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  • Washington Highlights

    Senate Appropriators Examine President’s FY 2017 HHS Budget Request

    Tannaz Rasouli, Sr. Director, Public Policy & Strategic Outreach

    The Senate Labor, Health and Human Services, Education, and Related Agencies (Labor-HHS) Appropriations Subcommittee March 3 held a hearing to discuss the president’s fiscal year (FY) 2017 budget request for the Department of Health and Human Services (HHS) [see Washington Highlights, Feb. 12].

    In his opening remarks, Subcommittee Chair Roy Blunt (R-Mo.) expressed his disappointment that the FY 2017 budget request “cuts almost $2 billion for programs currently funded by discretionary spending in the Labor/HHS bill, and expects new, unauthorized mandatory funding to fill those holes.” In addition, he was concerned with the “$1 billion cut to the National Institutes of Health,” and he noted “funding would be eliminated to our nation’s Children’s hospitals” because the administration is proposing to fund the program through a mandatory appropriation.

    Ranking Member Patty Murray (D-Wash.) expressed concern that “intense competition for NIH grants means that fewer than 20 percent of applications get funded, leaving lots of promising science without support.” Sen. Murray voiced concern about the opioid epidemic and the impact it has on families and communities nationwide.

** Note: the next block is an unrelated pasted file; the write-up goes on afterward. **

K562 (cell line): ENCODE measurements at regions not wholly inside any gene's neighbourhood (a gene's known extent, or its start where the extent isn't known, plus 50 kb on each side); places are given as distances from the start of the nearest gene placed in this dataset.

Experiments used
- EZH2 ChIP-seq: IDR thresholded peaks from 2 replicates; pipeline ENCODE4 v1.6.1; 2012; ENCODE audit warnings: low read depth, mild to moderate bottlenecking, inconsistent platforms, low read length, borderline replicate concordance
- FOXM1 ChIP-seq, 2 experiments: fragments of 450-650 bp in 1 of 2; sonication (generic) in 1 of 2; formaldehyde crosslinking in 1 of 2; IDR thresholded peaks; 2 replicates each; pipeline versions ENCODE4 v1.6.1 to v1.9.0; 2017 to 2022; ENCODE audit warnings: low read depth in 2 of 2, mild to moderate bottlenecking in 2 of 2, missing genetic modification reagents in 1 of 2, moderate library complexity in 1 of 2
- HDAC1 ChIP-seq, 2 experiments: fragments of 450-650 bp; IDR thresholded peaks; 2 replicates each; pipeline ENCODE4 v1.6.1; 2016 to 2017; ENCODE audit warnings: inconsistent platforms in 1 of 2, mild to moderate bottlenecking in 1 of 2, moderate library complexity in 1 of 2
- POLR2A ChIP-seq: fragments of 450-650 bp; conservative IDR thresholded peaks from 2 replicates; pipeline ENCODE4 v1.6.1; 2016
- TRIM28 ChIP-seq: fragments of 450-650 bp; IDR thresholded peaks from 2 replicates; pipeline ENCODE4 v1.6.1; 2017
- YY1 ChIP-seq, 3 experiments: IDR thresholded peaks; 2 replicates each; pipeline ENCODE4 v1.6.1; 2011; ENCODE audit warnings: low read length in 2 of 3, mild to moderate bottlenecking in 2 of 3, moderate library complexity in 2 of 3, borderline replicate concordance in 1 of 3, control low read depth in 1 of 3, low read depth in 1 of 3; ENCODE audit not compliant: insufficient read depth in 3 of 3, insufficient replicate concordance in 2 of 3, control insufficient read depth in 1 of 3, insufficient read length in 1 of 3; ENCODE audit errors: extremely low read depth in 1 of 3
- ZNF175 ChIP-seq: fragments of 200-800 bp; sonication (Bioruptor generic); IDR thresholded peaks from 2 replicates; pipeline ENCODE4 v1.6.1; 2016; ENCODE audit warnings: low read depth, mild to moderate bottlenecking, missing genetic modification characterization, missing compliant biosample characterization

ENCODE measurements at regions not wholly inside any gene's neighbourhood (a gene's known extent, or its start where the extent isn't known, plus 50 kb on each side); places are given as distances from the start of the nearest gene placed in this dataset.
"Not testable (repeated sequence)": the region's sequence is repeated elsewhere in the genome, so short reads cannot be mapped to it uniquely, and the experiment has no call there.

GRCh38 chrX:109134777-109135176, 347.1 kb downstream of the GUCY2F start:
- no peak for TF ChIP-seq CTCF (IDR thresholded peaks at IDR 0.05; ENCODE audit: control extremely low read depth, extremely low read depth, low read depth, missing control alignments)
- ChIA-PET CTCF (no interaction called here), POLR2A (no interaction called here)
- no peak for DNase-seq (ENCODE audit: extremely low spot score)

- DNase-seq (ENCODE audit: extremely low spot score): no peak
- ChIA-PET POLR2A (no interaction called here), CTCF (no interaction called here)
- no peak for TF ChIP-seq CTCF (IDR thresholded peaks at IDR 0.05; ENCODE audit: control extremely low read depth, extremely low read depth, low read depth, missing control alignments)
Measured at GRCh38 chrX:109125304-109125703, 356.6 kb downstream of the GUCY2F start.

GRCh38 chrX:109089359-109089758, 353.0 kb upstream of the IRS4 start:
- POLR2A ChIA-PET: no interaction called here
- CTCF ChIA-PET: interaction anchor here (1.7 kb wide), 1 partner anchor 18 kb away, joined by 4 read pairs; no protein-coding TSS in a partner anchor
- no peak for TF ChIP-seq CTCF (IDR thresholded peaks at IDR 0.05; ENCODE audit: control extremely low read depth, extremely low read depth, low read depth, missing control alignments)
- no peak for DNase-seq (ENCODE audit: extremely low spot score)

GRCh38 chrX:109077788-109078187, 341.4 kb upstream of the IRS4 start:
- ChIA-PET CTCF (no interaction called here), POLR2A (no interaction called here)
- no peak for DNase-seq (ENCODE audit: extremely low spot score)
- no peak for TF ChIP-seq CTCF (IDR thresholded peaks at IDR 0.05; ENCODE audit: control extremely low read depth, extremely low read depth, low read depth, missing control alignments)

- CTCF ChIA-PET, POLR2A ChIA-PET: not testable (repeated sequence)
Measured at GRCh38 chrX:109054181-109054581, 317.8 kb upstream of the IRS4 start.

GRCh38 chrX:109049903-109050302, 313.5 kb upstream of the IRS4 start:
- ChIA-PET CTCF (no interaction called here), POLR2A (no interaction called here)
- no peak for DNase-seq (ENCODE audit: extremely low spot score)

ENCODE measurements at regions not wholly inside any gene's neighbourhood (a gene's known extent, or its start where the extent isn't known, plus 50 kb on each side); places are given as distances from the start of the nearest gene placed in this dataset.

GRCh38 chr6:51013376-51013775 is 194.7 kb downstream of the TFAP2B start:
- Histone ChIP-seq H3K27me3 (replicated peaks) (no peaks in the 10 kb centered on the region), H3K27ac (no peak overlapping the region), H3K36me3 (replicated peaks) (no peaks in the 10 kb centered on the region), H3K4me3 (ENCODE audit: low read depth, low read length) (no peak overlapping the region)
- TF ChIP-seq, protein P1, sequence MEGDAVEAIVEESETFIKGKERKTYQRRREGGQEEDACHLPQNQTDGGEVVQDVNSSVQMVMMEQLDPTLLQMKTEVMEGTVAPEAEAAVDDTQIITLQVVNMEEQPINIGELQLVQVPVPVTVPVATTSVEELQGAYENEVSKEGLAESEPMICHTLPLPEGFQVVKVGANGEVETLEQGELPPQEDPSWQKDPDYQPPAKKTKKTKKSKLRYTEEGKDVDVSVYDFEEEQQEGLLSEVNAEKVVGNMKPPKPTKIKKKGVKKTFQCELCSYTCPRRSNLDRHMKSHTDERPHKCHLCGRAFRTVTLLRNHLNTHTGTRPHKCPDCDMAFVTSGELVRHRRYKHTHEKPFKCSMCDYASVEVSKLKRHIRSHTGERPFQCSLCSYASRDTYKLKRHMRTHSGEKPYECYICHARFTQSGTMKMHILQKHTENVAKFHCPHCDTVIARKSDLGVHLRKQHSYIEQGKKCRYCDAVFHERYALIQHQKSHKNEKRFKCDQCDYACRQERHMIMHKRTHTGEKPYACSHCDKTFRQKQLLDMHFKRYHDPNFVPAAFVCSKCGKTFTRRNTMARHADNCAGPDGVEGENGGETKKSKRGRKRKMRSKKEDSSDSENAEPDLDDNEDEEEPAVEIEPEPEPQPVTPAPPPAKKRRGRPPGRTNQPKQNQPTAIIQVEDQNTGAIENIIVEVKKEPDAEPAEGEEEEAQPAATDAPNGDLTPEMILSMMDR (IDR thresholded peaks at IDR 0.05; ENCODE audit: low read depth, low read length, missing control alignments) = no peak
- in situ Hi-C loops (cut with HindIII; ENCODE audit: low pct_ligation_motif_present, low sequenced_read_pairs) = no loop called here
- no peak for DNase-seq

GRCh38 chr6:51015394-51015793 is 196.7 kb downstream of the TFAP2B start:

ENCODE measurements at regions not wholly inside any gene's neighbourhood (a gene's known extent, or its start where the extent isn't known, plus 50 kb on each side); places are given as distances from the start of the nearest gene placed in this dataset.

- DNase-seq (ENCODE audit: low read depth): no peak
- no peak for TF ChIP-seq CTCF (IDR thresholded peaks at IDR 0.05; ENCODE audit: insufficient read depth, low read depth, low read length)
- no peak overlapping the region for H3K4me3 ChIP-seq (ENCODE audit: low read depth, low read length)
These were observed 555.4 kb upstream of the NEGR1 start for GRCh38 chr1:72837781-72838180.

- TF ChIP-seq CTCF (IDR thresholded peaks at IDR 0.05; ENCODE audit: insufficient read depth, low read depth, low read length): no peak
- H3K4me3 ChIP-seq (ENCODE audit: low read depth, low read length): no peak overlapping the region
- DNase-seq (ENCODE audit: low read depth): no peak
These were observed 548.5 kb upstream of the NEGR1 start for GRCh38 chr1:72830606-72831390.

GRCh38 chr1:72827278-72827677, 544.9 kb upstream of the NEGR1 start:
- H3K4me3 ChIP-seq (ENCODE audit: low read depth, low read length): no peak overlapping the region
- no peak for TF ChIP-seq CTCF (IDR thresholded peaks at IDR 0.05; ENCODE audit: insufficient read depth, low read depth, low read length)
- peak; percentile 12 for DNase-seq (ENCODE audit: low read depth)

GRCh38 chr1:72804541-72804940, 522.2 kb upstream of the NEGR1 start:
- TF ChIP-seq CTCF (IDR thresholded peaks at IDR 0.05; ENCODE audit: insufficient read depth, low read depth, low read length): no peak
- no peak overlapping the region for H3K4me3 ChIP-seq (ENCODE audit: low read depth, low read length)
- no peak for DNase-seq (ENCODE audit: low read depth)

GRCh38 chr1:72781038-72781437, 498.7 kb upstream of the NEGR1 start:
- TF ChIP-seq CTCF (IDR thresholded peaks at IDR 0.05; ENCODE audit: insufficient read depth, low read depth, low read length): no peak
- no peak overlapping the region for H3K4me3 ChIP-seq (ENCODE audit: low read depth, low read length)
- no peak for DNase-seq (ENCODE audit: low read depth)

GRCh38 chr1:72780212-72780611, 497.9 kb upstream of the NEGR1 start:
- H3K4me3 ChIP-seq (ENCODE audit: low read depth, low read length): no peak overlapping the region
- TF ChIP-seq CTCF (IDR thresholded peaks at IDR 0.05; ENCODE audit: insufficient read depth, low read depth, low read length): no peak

Senate Appropriations Committee Ranking Member Barbara Mikulski (D- Md.) discussed the importance of funding health departments and agencies, adding that “the defense of the needs of our country are not only in the defense department.” Sen. Mikulski also raised concerns about not having enough resources to “meet the emerging needs of our country,” noting the need for the emergency supplemental funding for the Zika virus [see Washington Highlights, Feb. 26].

    Senate Health, Education, Labor and Pensions Committee Chair Lamar Alexander (R-Tenn.) mentioned that he will do his best to “create an architecture...in the next year that will put us on a path toward the Precision Medicine Initiative.” However, Sen. Alexander voiced concerns over the budget proposal of decreasing discretionary funding for NIH. He also noted that his committee is working towards “bipartisan consensus on mandatory funding,” adding he wants discretionary funding to increase on a sustained path, but would like to see mandatory funding “not be a substitute, but to be in addition to.”

    When asked by Sen. Dick Durbin (D- Ill.) how pain management is currently addressed, HHS Secretary Sylvia Burwell highlighted the Centers for Disease Control and Prevention prescriber guidelines, but also stated that when she asks a physician “how much time did you spend in training on pain, the answer is usually a very small number of hours, if at all.”

    In her testimony, Burwell highlighted how HHS’s response to Ebola has “helped unite global health leaders to prevent and respond to future outbreaks,” and that the administration’s request for emergency funding to combat Zika will “build on our ongoing preparedness efforts and will support essential strategies to combat this virus, such as rapidly expanding mosquito control programs; accelerating vaccine research and diagnostic development.”

    Burwell testified last week before the House Labor-HHS Appropriations Subcommittee to discuss the FY 2017 HHS budget request [see Washington Highlights, Feb. 26].